Amber Ales & Lagers
Alaskan Brewing Co: Amber Clone
Rich and malty and long on the palate.
Bells Brewery: Best Brown Ale Clone
Smooth toasty brown ale with aromas of caramel and cocoa.
Oskar Blues Brewery: Death By Coconut Clone
Packed full of intense malt flavor and then infused with pure liquid cacao and loads of dried coconut.
Great Lakes Brewing Co: Edmund Fitzgerald Porter Clone
A rich, robust, complex ale that has won a dozen medals over the years from the World Beer Championships.
Sierra Nevada Brewing Co: Stout Clone
Big, rich, bold, and black as night. A favorite.
Summit Brewing Co: Rebellion Stout Clone
Limited time release foreign extra stout was brewed based loosely on a recipe from 1896 taken from the archives of an old Cork, Ireland brewery.
North Coast Brewing Co: Old Rasputin Russian Imperial Stout Clone
Nugget, Northern Brewer, and Centennial hops
Victory Brewing Co: Storm King Imperial Stout Clone
Thundering hop presence that meet their match with a rich malt bill full of espresso and dark chocolate flavors.
Barley Wine & Strong Ales
Great Divide Brewing Co: Old Ruffian Clone
A hefty, hop-forward barleywine with subtle fruit aromas and complex caramel sweetness.
Belgian Style Ales
Allagash Brewing Co: Curieux Clone
A very complex beer, yet the recipe is on the simpler side.
A quick side note mentioned. Allagash uses their own proprietary strain of yeast. If you are going for that true clone, you can propagate the Allagash house yeast from a bottle of Allagash White. Their other beers add an additional yeast strain added before packaging.
British Style Ales
Some non-U.S. brewery clones.
T&R Theakston Brewery: Old Peculier Clone
The beer that made Masham, England famous. Old Peculier is rich, dark, and smooth tasting with a character all its own.
Timothy Taylor Brewery: Boltmaker Clone
Redhook’s flagship beer, with a caramel malt sweetness and subtle spice and fruit hop flavors.
European Style Ales & Lagers
Brauerei Aying: Ayinger Celebrator Clone
A malty doppelbock that shows off a distinct chocolaty malt character.
Paulaner Brauerei: Paulaner Hefe-Weizen Clone
A well balanced example of a hefeweizen and a benchmark of the style.
North American Ales & Lagers
Flying Fish Brewing Co: Farmhouse Summer Ale Clone
A crisp, slightly sour beer that uses a sour mash.
Indeed Brewing Co: Mexican Honey Imperial Lager Clone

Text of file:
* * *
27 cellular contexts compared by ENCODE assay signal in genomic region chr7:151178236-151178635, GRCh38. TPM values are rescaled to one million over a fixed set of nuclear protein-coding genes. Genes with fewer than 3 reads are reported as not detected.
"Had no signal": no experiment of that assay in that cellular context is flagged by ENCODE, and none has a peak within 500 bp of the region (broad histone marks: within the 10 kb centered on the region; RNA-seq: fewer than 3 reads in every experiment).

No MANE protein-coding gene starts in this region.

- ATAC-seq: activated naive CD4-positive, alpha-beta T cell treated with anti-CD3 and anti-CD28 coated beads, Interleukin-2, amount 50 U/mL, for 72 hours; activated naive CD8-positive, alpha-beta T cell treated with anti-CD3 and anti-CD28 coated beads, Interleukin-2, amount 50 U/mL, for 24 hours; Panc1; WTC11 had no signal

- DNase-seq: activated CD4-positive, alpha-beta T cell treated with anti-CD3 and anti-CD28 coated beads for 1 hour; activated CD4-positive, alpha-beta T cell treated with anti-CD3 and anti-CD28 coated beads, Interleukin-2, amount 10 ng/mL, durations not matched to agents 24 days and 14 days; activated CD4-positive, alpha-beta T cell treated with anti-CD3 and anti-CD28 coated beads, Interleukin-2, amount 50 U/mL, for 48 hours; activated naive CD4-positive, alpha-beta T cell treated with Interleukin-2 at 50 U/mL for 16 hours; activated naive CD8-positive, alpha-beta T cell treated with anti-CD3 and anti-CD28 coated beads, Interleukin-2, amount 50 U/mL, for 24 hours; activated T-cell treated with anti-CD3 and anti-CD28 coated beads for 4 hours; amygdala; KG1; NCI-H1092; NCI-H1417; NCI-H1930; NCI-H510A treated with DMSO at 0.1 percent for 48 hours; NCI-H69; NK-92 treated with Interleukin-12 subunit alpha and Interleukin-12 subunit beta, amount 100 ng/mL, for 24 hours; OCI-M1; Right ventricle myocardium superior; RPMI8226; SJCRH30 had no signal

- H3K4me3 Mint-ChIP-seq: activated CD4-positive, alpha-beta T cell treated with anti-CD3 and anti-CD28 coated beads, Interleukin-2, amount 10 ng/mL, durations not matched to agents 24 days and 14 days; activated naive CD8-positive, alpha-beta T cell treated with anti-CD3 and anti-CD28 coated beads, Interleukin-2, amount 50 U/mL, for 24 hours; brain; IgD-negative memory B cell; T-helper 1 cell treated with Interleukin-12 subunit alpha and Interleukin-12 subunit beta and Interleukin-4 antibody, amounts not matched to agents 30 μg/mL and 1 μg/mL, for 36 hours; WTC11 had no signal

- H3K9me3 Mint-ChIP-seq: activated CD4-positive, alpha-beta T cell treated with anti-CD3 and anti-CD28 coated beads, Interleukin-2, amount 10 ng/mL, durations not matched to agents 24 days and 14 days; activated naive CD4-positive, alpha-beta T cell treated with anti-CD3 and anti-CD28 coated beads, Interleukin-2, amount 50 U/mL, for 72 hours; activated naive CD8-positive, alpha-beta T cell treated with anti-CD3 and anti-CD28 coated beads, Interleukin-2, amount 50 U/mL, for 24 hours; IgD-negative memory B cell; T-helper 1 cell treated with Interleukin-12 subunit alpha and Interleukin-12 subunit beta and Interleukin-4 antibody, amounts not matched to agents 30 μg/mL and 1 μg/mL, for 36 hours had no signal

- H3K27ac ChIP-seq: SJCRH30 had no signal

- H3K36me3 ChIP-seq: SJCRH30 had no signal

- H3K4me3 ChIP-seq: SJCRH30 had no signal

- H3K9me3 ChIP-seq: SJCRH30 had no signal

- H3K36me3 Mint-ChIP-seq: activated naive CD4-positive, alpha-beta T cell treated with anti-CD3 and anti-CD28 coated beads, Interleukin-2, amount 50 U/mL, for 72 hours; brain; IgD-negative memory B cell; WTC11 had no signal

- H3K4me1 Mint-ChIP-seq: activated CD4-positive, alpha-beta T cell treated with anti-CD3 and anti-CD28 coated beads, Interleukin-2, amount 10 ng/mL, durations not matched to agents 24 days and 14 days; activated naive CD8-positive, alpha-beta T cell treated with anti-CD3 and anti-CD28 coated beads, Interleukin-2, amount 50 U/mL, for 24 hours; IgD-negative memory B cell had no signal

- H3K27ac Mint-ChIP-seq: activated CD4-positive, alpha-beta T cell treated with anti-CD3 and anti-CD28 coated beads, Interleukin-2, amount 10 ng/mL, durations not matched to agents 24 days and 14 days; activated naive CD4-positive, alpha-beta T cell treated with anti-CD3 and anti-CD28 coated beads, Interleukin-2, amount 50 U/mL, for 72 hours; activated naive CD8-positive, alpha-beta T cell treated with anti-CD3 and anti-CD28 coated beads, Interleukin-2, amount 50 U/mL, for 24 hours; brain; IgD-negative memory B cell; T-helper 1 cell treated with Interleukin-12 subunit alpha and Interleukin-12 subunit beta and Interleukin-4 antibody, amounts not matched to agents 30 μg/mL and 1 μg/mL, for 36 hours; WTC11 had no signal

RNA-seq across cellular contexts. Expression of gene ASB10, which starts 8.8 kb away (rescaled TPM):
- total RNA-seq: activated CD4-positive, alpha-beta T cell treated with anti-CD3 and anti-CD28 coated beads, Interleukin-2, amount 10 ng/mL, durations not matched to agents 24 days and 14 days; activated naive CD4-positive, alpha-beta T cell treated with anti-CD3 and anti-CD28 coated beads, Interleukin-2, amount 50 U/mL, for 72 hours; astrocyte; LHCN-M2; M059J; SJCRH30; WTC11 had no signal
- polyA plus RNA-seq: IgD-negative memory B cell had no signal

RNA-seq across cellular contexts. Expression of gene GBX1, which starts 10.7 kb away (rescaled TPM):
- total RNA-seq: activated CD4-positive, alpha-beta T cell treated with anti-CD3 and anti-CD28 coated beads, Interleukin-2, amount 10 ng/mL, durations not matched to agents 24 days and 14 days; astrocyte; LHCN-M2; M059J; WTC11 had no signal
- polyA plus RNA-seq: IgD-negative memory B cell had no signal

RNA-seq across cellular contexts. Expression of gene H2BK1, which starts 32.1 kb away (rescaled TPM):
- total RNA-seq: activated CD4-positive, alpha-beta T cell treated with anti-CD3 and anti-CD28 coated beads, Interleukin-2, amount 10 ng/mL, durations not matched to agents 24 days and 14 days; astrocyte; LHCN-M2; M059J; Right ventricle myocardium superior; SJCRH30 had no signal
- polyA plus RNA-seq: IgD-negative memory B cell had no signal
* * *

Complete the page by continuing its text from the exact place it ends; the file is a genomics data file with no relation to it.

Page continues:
A golden lager with a subtle malt backbone packed with floral notes of orange blossom and citrus.
Extra credit for including the following clone recipes:
- Heileman’s Old Style Light
- Schlitz Gusto
- Labatt Blue
- Rolling Rock Extra Pale
Bitburger Brewery: Premium Pils Clone
A classic pilsner with just two malts and one hop addition.
Samuel Adams Brewing Co: Noble Pils Clone
A seasonal release that uses all 5 noble hops.
Fruit, Spice, & Vegetable Beers
Sea Dog Brewing Co: Wild Blueberry (Blue Paw Wheat Ale) Clone
A wheat beer with subtle aroma and flavor of blueberries.
Sour, Wild, & Wood Aged Beers
Funkwerks: Raspberry Provincial Clone
A tart fruit beer that features a citrusy, raspberry aroma.
Harpoon Brewery: Winter Warmer Clone
Cinnamon and nutmeg dominate the aroma, with a strong malt backbone.
Odell Brewing Co: Isolation Ale Clone
A refreshing beer with a crisp hop finish and modest ABV.
One of the clone beers I didn’t call out above but wanted to reference here is Guinness Draught. Again, what I really like about this book is it gives you little tips for some of the recipes. In the case of this Guinness Draught clone, this tip included:
To get that “Guinness tang”, after pitching the yeast pull 19 ounces of pitched wort to a sanitized 22-ounce bottle. Pitch bottle with a small amount of Brettanomyces and Lactobacillus. Cover and let ferment. After fermentation completes, pour into a saucepan and heat to 160 degrees for 15 minutes. Cool the beer, cap the bottle, and refrigerate. Add the contents of that bottle prior to packaging.
Kind of a cool tip I thought.
Did you find this review of the Big Book of Clone Recipes helpful? Feel free to leave a comment if you are looking for more information.
Am I happy with this book? Heck yeah! I only hit on a fraction of the clone recipes that are included in the book. There’s a ton of recipes to choose from, and while I won’t be brewing everything here, there are definitely a handful that I’ll be trying out.
This is going to be a great reference book if nothing else. I can take inspiration from some of these tried and true recipes, and tweak them to my hearts content.